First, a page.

non-target UK

what would you say is the best way for a complete non target with a comparatively comepetitive profile to break into IB in LDN given that networking is not so much applicanble here. Also any idea on how best to utilise this summer to increase my chances.

WSO Elite Modeling Package

  • 6 courses to mastery: Excel, Financial Statement, LBO, M&A, Valuation and DCF
  • Elite instructors from top BB investment banks and private equity megafunds
  • Includes Company DB + Video Library Access (1 year)

Comments (30)

Mar 22, 2020 - 5:54am

perhaps big 4 graduate scheme (e.g. audit) , lateral to firm's corp fin/ts/m&a practice, then to IB. could do masters at a target as well but that's quite expensive (£50k).

Mar 22, 2020 - 8:25am

big 4 > BO because you'll pick up the relevant skills! best of luck

  • Incoming Analyst in IB-M&A
Apr 9, 2020 - 1:31pm

This is what I did, so I'd recommend trying this route. I went non-target -> CB internship -> (master's) -> FT BB IB

  • Incoming Analyst in IB-M&A
Apr 9, 2020 - 1:32pm

This is what I did, so I'd recommend trying this route. I went non-target -> CB internship -> (master's) -> FT BB IB

Learn More

300+ video lessons across 6 modeling courses taught by elite practitioners at the top investment banks and private equity funds -- Excel Modeling -- Financial Statement Modeling -- M&A Modeling -- LBO Modeling -- DCF and Valuation Modeling -- ALL INCLUDED + 2 Huge Bonuses.

Learn more
Mar 22, 2020 - 7:59am

There are many people at Big4 that want to go for IB, so the thing is to have something different than the rest, in terms of languages, skills, networking, work experience, education....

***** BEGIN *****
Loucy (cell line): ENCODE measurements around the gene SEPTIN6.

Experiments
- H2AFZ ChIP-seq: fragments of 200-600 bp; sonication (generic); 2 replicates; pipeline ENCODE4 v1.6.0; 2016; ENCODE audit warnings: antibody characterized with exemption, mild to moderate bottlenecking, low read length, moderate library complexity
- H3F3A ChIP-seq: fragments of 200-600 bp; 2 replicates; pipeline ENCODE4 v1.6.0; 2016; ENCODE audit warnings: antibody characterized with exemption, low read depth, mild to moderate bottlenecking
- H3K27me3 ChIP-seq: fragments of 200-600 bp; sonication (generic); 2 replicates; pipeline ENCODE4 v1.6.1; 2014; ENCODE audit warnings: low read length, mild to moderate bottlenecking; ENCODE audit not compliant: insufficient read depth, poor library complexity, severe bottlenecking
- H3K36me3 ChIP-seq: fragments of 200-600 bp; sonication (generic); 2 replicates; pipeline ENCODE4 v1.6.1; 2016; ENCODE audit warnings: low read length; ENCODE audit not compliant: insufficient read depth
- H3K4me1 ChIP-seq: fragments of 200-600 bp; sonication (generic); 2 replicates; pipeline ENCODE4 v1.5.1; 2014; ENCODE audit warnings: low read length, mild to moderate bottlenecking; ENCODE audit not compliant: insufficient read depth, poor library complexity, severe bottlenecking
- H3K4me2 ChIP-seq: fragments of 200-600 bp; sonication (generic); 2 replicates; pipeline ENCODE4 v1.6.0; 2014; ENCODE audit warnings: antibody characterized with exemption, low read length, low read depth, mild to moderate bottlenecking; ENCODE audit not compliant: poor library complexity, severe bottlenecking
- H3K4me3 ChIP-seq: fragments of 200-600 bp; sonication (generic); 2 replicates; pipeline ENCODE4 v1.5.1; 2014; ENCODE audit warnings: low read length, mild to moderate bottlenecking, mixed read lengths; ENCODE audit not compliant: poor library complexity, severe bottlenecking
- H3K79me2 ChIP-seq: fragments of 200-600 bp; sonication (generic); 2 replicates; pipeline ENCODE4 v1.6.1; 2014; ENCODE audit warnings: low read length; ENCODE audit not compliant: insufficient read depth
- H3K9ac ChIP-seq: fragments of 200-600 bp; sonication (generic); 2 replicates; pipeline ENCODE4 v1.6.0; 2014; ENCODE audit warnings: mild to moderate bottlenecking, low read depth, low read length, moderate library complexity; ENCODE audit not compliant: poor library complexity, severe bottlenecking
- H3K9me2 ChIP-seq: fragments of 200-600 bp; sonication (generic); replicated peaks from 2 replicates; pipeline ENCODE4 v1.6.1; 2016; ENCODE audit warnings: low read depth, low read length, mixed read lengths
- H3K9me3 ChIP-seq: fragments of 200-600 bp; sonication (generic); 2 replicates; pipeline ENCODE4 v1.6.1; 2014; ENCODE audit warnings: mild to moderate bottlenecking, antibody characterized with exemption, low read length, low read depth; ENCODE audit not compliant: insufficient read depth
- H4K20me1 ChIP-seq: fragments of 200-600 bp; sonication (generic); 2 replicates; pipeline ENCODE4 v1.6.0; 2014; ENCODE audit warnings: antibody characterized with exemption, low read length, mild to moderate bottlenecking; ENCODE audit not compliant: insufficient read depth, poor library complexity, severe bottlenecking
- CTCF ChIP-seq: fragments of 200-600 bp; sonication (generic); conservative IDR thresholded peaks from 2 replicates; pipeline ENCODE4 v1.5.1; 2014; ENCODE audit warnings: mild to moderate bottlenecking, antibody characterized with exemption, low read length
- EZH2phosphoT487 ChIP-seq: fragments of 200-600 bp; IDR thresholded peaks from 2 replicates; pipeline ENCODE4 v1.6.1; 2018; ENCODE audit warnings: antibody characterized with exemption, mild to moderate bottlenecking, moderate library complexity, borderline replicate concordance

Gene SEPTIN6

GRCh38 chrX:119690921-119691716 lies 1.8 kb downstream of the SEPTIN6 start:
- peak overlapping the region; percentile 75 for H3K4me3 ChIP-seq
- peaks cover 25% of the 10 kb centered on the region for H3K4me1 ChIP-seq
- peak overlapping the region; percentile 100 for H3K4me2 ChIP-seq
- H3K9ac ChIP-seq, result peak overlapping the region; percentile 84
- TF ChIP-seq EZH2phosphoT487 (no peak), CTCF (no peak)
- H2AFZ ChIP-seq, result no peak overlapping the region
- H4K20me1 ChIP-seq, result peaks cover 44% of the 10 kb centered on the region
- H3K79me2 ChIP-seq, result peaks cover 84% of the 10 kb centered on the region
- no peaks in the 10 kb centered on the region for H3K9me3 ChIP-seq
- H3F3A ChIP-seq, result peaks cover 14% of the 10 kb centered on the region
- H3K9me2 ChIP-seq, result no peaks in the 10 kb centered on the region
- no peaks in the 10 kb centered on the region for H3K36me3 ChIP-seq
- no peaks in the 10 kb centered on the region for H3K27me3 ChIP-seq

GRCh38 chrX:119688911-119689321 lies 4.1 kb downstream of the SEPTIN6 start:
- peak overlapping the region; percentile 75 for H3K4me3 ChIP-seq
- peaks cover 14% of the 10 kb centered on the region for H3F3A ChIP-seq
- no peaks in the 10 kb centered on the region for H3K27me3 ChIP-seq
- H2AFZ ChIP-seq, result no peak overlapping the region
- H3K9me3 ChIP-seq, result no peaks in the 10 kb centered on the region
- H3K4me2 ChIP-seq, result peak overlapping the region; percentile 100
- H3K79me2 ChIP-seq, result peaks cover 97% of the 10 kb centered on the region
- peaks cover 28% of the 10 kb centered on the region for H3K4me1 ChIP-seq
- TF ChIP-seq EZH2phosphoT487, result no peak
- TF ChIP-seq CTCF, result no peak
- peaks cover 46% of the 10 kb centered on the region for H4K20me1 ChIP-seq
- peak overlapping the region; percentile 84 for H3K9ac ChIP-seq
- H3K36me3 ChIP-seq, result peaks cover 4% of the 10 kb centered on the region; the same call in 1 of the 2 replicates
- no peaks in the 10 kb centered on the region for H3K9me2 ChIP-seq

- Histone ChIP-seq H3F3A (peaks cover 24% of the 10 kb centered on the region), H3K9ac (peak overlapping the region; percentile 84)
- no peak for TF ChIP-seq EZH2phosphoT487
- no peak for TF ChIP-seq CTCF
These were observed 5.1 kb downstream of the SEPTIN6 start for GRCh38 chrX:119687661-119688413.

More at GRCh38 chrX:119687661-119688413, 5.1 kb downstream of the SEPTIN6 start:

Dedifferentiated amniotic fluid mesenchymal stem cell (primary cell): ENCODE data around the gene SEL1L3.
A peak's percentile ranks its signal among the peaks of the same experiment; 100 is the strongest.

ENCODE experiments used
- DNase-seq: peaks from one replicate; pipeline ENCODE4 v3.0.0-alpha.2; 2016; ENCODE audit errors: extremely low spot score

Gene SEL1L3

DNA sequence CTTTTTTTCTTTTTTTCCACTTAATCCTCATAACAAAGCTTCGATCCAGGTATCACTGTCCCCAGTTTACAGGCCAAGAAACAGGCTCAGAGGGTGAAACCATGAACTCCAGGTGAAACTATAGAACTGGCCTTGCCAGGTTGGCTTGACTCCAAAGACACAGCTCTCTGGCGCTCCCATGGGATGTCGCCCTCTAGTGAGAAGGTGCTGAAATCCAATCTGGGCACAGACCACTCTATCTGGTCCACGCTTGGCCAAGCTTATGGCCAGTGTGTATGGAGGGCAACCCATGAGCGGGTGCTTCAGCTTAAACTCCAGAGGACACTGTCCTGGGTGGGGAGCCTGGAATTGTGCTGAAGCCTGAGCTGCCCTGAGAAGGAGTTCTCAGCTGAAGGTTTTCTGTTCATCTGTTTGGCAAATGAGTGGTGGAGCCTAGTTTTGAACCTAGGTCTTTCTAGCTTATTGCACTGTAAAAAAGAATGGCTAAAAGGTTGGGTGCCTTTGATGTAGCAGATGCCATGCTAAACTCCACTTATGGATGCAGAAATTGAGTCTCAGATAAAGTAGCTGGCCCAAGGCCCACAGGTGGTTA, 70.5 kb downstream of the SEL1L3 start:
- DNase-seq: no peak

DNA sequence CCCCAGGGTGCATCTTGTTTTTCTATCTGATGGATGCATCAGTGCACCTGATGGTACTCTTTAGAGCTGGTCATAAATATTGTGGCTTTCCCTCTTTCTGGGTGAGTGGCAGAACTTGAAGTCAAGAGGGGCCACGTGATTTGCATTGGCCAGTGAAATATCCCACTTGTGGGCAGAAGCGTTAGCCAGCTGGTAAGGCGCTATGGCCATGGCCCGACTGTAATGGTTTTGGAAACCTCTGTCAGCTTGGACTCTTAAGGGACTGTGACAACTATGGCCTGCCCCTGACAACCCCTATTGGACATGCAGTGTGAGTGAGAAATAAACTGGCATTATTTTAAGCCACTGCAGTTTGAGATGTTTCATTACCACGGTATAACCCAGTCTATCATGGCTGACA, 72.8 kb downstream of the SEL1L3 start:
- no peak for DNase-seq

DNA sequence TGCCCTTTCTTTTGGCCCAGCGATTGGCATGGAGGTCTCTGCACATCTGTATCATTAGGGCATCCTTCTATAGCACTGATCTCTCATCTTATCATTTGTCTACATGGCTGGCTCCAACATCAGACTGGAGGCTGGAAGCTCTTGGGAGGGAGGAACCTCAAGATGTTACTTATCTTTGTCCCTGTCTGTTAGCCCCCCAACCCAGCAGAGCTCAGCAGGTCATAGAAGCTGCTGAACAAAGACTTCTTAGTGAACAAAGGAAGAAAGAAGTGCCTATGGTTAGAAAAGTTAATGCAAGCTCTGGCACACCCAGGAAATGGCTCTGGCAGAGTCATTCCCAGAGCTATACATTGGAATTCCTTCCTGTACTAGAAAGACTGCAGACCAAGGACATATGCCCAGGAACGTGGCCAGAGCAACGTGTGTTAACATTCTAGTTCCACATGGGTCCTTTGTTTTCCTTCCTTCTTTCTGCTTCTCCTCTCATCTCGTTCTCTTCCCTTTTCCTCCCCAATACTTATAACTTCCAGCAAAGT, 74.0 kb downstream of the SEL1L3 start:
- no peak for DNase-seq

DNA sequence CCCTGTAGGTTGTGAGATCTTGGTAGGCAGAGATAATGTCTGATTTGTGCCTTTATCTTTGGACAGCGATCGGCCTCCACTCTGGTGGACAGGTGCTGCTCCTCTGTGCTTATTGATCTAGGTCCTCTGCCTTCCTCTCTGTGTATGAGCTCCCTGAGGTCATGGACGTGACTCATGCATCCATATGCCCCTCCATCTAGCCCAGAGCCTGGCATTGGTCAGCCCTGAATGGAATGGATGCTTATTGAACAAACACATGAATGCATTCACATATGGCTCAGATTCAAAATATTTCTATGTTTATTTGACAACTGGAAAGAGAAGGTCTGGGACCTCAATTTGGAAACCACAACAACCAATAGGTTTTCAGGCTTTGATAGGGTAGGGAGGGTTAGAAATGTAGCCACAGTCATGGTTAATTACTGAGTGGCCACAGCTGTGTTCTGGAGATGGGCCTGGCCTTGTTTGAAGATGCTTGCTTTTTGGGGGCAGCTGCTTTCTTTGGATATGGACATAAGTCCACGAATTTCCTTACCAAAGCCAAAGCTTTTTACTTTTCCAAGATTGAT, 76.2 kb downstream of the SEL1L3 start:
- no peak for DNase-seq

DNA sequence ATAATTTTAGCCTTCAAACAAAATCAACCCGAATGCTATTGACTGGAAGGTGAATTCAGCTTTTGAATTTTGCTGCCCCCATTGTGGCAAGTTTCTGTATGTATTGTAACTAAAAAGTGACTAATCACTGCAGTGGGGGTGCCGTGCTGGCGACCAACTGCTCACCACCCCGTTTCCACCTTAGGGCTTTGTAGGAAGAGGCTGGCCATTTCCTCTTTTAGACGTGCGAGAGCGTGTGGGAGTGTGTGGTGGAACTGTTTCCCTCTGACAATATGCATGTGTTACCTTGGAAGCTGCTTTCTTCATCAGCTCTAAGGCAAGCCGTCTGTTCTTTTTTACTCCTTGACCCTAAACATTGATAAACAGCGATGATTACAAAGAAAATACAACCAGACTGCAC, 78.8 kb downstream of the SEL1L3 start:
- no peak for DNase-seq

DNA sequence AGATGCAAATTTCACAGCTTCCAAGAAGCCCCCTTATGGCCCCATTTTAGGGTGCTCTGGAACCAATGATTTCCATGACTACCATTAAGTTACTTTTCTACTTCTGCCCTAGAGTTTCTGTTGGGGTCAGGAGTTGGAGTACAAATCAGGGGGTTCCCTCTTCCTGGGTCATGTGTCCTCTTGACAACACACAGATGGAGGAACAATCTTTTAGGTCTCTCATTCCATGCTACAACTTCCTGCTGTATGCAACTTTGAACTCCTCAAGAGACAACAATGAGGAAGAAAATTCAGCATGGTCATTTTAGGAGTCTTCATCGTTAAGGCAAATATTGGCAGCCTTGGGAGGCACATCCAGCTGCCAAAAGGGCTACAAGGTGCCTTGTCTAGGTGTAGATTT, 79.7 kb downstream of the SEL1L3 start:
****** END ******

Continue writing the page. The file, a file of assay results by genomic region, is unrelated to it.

At my bank there are a few coming from Big4, and most of them left around 3-4 years after starting their jobs there.

Mar 22, 2020 - 9:46am

In order in my opinion:
1) Get a frist, good GMAT, some work exp in finance/accounting related fields and get into a target masters.

2) Big 4, M&A>TAS>Audit but any of these should be fine, look to move after 3 years having qualified for your accountant qualification, and you'll lateral as senior Analyst usually.

3) Good grades, Good GMAT, Good work exp and then MBA, much longer road, much more expensive and you're joining as an associate so you'll have less exit opps.

Mar 22, 2020 - 10:18am

yeah the master is actually the preffered route but also thinking long term. kinda of bit scared to get in a master and graduate in a recession, would be a lot of money lost.

what would you say is a good GMAT over 700 or would over 650 be acceptable as the average for LBS MiM is 680

Any other advice to get noticed for next summer as I am getting some relevant experience this summer think CB/ER/Credit risk at a respected shop. just looking for ways to increase the number of interviews, for this coming recruitment cycle

Mar 23, 2020 - 4:28pm

I think that this summer/2021 FT will be hit the hardest. And by the looks of your post I would guess that you'd finish your masters in 2022, so you should be fine.

For the GMAT, 700+ is recommended, the higher the better its as simple as that.

And any work experience will be valued tbh, as long as you can spin it as somewhat relevant and explain wy that lead you to want to do IB - ie ER-> IB wanted to gain a better understanding of Valuation and transactions.

  • Associate 2 in Acct - Other
Apr 8, 2020 - 7:27am